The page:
Research has shown us that only 54% of preschoolers are sufficiently active. Higher levels of physical activity leads to less body fat later on in adolescence and there is a clear link between physical activity, health, and behaviour. Frequent outdoor play greatly influences outdoor activity as a recreation in later life.

Helen May – Insights from images concerning ECE: Its politics, its past and its pedagogy

Helen May needs no introduction and she based her entire presentation around images of children that she likes to collect. Many of these images were a collection from the Dunedin Kindergarten Association archives and showed the changing outdoor environment in early childhood environments from the 1920's to the present day.

She showed an image of a boy at a carpentry table titled, 'Thinking about a curriculum matter' and referred to exploration and following children's interests through a story of a Belgian person looking to put his child in a day care in New Zealand. Helen said that the Belgian was amazed at what children were allowed to do in terms of risk taking and that they would never be allowed to play with risky tools in Belgium. There was also an image of a child using risky tools and one of Futuba Kindergarten in Japan where a child had climbed very high up a tree and no one seemed concerned at all, and one in Germany where children are allowed to build a house.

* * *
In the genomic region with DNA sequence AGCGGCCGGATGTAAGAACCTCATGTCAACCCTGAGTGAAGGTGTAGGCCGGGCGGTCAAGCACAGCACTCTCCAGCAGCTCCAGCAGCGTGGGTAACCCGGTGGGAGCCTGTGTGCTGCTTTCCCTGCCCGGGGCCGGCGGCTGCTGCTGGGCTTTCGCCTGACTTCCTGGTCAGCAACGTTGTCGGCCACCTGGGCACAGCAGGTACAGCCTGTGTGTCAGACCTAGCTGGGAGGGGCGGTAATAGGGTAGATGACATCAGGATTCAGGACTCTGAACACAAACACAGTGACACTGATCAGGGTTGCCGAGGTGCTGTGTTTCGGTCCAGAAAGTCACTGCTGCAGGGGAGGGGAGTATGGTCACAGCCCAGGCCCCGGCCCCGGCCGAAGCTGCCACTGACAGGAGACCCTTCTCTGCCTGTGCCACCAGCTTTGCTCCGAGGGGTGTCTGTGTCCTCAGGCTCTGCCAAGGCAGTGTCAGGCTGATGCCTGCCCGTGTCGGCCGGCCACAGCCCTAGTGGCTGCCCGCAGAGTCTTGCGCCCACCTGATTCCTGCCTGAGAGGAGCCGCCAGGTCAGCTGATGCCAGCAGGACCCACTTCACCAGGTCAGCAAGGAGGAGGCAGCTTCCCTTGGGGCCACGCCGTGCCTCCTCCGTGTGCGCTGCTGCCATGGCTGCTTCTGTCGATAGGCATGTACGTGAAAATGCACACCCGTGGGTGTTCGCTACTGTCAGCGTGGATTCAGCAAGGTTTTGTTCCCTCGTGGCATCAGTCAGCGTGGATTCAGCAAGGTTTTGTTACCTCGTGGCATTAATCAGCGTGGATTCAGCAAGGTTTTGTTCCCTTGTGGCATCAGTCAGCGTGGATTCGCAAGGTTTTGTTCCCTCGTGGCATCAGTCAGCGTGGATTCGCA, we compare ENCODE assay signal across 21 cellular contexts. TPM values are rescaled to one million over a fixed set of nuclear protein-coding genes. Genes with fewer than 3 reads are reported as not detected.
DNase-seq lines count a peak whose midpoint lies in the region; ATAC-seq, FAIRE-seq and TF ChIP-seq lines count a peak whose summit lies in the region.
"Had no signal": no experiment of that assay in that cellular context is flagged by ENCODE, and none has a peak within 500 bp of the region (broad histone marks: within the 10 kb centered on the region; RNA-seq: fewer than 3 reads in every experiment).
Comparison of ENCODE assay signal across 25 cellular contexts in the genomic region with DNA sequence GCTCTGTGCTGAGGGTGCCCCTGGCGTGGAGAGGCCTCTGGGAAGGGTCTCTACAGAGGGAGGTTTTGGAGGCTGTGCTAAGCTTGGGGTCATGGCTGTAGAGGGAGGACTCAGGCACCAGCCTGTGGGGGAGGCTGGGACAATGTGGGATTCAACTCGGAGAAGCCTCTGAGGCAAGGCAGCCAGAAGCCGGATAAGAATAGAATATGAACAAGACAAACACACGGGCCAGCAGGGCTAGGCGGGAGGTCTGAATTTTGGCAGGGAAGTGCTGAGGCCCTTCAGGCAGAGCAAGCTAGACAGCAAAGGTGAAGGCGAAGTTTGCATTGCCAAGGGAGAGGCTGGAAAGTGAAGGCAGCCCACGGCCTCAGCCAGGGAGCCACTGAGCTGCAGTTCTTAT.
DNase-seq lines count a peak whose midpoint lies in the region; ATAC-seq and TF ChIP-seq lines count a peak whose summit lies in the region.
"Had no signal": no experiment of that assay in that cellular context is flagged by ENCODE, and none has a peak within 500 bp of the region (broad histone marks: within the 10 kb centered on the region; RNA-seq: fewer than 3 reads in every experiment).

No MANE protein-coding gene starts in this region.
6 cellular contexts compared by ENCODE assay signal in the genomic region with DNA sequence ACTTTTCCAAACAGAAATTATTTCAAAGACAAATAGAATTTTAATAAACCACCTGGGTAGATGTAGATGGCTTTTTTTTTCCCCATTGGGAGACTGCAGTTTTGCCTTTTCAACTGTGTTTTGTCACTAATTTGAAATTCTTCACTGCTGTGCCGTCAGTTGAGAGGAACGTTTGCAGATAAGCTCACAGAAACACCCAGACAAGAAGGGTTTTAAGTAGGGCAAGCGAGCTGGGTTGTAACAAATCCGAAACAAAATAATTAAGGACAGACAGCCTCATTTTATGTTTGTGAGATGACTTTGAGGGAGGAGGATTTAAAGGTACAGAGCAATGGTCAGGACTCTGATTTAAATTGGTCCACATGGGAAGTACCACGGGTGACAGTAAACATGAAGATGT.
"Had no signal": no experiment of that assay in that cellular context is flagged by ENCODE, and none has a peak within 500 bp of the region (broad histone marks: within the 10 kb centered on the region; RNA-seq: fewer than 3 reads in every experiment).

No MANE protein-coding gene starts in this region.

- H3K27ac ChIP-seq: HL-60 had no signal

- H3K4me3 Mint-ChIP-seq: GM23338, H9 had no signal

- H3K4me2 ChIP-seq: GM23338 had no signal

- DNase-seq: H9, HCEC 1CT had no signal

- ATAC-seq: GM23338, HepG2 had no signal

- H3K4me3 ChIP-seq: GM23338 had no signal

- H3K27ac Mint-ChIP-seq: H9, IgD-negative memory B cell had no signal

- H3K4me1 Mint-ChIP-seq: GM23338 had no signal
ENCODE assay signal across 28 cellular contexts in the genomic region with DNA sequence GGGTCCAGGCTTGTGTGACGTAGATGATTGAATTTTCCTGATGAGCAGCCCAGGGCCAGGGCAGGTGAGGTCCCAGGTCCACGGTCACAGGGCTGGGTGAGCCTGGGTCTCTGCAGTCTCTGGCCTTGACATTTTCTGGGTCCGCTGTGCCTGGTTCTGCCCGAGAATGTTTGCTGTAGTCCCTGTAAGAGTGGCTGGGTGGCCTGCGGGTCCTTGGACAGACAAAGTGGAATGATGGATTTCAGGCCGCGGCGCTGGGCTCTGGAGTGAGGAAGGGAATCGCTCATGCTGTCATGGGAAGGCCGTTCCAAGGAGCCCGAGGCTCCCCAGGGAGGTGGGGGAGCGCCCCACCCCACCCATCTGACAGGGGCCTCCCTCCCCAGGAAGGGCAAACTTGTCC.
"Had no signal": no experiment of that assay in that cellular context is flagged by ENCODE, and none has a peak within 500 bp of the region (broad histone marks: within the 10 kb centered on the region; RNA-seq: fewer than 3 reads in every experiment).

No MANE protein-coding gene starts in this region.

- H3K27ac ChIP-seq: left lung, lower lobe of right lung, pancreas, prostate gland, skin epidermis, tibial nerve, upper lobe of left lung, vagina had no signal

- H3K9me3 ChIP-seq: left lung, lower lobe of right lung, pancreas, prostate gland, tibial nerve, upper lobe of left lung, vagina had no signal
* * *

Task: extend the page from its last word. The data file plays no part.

Images from the 1920's and 30's hardly had an outdoor area at all. Apparently the first jungle gym was built in 1939. In the 1950's it got a little more interesting with sandpits and bicycles. The 1970's archive images were in colour and showed children on a roof, climbing trees, and painting windows. Images from 2010 were a lot more sterile in general but some did show children with opportunities for challenging play.

In essence, Helen made us reflect on:

  • Where are we heading on these issues in New Zealand?

  • How do we avoid plastic playground standardisation?

  • How can we encourage taking risks, exuberant play, and 'real' environments?

I found this a very interesting presentation.

Dr Sandhya Ramrakha – Childhood self control: Impact on health and crime

The speaker spoke about the Longitudinal Study conducted at the University of Otago on self control and a US program called 'Head Start'. The Dunedin Study involved children born in 1972/3 and self control was measured in the early years. This was done through direct observation from parents, teachers, and self reports. This predicted adult outcomes and showed that those in the lowest self control in early years had the highest health problems in later years. This was also evident with wealth and crime measures with the same result based on low self control in early years.

The implications of increasing self control will have long term cost benefits and the best time to benefit self control is in ECE and schools. Self control is a skill that you need to learn.

Donna Smith - St Hilda's Collegiate

Donna spoke about approaches and apps touse with pre-schoolers and the benefits of embracing technology within education. She mentioned that not much research has been done on technology in ECE.

The speakers offered tips on using technology with children and suggested some apps. She showed us some flash cards on her iPad, a book creator, mathematics, and a garage band.

Storypark came into discussion and how it is being used in a number of centres to document children's learning.

Tom Campbell – Two Left Feet Dance Studio

Tom's session was fun and we danced to his moves and music. He suggested different dance moves and programmes that we can use with children to make it fun for them. These included animals moving to music and what we could do during a mat time to include learning as well.

It was an enjoyable summit with an interesting line up of speakers.